OZARKIAN, DRIFT BOAT, 20' X 4', 200
I do a "retro" design every
now and then, an old design redone with modern techniques.
Max Wawrzyniak sent me a wonderful copy of the article
"Ozark John Boat" by Townsend Godsby, printed
in the "Sports Afield Boatbuilding Annual" in
1956. I live on the edge of the Ozark Mountains right
now and have seen have seen some of the beautiful streams
mentioned in the article. These are small shallow rivers,
clear and beautiful, that slide and riffle over clean
gravel beds at about a walking pace. In the summer it
gets really hot around here and it is still a happy way
to kill time to float those rivers in aluminum canoes.
In popular spots you could swear you could walk across
the river by stepping from canoe to canoe, your ears treated
to the sounds of birds, rippling water, and laughter,
all to the beat of canoes crashing into each other. The
Ozark jon boat predates the aluminum canoe by quite a
bit, Godsey's article quoting a builder that had been
floating the river as a fishing guide in his jon boats
since 1900 and even then the design was well established.
The traditional Ozark boat is in some
ways better than the aluminum canoe. For one thing it
carries a huge load, being 20' long, 4' wide, and having
a dead flat bottom. It is a drifting barge. Godsey gives
the basic use: load with fishing guide and "sport"
and gear to float 125 miles from Galena to Branson, Missouri,
(first home of the mythical Jed Clampett), in five days.
No motor, just a paddle for the guide to steer with. At
Branson it all got shipped back to Galena (just 24 miles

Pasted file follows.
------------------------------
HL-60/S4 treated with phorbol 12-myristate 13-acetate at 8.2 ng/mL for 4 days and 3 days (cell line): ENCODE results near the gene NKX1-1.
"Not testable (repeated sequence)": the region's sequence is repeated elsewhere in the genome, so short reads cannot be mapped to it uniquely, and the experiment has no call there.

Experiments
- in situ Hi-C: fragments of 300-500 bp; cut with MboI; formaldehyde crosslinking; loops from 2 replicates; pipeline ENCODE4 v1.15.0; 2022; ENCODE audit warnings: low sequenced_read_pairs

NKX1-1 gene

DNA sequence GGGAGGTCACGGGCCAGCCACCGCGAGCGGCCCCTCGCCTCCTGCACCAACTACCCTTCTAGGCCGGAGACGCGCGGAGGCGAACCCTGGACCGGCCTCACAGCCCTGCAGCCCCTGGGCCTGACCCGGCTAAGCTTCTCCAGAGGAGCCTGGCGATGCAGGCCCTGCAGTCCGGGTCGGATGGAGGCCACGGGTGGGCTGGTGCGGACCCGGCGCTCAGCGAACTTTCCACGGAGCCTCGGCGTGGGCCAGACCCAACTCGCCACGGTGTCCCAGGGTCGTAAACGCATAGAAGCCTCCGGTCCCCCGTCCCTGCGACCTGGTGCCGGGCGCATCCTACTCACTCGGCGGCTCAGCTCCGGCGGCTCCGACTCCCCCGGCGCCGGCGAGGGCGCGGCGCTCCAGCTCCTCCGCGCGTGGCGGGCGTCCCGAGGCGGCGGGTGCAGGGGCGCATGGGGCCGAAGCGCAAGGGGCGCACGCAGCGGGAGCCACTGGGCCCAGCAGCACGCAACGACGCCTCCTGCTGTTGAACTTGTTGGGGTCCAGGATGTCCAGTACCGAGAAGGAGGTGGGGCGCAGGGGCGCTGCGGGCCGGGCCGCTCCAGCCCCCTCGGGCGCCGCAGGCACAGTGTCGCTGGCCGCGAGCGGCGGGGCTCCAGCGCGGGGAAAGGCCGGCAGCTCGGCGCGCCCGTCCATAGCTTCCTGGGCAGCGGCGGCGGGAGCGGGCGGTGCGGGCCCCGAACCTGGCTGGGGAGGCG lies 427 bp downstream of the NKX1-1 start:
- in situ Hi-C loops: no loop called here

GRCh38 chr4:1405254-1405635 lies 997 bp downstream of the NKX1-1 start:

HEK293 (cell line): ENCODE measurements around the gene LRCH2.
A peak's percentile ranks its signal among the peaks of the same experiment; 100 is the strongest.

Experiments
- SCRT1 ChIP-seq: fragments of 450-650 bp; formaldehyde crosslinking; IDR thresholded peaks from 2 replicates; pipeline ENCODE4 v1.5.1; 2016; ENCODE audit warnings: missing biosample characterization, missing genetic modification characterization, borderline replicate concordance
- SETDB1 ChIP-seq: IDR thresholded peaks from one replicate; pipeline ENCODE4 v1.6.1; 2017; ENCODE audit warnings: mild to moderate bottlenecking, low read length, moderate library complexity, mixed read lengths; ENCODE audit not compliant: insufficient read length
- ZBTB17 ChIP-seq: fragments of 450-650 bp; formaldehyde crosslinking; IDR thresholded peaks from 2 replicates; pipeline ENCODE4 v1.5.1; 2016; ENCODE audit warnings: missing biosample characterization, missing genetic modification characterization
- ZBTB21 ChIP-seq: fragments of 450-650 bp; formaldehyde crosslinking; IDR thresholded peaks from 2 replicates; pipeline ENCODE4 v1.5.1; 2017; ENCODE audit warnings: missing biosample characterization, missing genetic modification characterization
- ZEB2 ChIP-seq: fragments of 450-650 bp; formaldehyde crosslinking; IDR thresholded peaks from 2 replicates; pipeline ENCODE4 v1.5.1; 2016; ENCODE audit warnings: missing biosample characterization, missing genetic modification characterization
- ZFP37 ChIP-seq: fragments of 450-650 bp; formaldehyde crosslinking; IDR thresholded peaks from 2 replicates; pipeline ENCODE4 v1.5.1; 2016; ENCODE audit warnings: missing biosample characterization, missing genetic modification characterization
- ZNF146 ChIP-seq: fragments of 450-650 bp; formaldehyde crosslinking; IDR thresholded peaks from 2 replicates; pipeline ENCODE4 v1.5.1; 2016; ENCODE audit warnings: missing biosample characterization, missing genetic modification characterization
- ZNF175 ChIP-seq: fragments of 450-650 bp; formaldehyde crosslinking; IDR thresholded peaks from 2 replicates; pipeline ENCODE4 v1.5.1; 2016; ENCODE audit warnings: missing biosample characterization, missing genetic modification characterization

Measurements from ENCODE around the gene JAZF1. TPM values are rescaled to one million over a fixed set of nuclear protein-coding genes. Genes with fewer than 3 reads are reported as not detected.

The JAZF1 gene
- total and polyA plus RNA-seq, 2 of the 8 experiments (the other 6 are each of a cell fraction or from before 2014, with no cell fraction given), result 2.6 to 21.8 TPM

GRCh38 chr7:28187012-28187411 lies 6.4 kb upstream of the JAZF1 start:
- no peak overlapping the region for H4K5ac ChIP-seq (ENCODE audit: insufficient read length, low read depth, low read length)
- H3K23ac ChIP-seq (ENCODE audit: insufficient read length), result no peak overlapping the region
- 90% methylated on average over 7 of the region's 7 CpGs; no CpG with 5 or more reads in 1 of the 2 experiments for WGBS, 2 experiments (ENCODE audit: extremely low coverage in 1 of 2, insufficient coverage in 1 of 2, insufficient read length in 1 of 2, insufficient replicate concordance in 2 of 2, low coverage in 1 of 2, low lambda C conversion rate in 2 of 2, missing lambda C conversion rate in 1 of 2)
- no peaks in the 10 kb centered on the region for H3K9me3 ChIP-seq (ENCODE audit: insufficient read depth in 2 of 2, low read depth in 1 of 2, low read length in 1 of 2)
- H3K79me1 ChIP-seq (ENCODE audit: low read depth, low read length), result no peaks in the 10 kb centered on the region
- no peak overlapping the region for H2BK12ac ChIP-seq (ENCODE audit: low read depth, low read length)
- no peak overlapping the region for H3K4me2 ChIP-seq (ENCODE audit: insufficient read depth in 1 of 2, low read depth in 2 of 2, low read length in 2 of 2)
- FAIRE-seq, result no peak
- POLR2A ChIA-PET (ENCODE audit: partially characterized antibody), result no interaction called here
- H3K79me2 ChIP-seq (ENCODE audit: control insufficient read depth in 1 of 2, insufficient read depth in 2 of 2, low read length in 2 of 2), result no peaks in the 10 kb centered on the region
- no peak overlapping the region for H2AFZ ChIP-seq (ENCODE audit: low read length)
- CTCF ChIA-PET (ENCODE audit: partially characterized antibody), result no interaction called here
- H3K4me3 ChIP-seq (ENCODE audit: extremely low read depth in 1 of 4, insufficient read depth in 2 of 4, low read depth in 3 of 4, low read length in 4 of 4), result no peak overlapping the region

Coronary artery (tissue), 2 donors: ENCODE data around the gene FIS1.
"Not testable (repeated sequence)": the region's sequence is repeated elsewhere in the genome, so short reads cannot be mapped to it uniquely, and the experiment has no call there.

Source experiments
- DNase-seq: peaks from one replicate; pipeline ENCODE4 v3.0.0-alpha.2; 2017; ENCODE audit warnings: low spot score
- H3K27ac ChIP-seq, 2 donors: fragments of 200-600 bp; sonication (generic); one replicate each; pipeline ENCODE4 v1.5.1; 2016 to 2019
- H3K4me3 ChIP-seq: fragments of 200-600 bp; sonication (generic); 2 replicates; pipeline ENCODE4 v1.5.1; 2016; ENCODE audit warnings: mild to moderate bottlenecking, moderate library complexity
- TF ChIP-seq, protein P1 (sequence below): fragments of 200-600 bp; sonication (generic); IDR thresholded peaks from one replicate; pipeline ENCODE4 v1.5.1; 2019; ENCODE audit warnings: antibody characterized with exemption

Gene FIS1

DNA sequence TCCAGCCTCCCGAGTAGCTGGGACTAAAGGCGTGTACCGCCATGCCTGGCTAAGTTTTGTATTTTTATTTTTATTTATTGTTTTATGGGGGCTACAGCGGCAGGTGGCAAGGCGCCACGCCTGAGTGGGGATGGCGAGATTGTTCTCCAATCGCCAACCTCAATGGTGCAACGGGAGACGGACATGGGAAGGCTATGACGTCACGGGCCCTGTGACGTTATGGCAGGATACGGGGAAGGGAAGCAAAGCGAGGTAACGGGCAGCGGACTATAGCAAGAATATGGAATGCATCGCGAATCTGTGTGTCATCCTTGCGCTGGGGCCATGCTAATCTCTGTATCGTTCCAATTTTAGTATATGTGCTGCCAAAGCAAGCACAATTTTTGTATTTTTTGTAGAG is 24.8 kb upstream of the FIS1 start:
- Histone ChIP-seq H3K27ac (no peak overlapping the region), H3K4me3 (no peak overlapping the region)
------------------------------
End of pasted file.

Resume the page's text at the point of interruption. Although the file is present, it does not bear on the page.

away by land) by rail for the next trip. In the old photos
the amount of gear carried is enormous. The boats have
seats in the ends but the photos show the people sitting
very comfortably in canvas director's chairs.
Construction in 1956 was what one could
expect. You start with something you might not find at
your lumberyard today - five "clean" pine boards
1" x 14" x 20' long. Three boards make the bottom
with tongue and groove joints and one board makes each
side, so these boats aren't too big on freeboard. I've
shown wooden frames where the original boats had metal
frames made from old iron wagon tires! The list of materials
also included 15' of "Cow chain", whatever that
is. I should add that I think a similar boat, but with
pointy ends, was used in a similar way in Michigan that
dragged a length of heavy chain from its stern, keeping
the boat pointed reliably downstream.
Well, my Ozarkian uses standard simple
plywood "instant" construction needing five
sheets of 3/8" plywood. "They ain't nothin'
to makin' a John boat," said Charlie the old guide.
"Any hillbilly kin do it."
Kyle Kosovich in Springfield, MO, built the prototype. He knew the history of the boats and is using his just as the old ones were used, (which is pretty unusual). Don't even ask me about putting power on such a long light hull. You are on your own there. Remember these were never used at high speeds or in big open water. They are slow stream drifters. Here is Kyle's boat in the very waters the original boats floated:
He sent another with a modern normal boat in the background to give the Ozarkian some scale:
And here is Kyle on his first voyage:
Kyle added: "It was a dream to run the river with. We floated on the Bryant Creek and caught smallmouth, and ran limb lines with the trolling motor for catfish. The trolling motor pushed it easily. This boat is great. I repeatedly over corrected it while fishing, all it takes is a little tip of the paddle to keep it straight. It is a lot easier than a canoe to steer."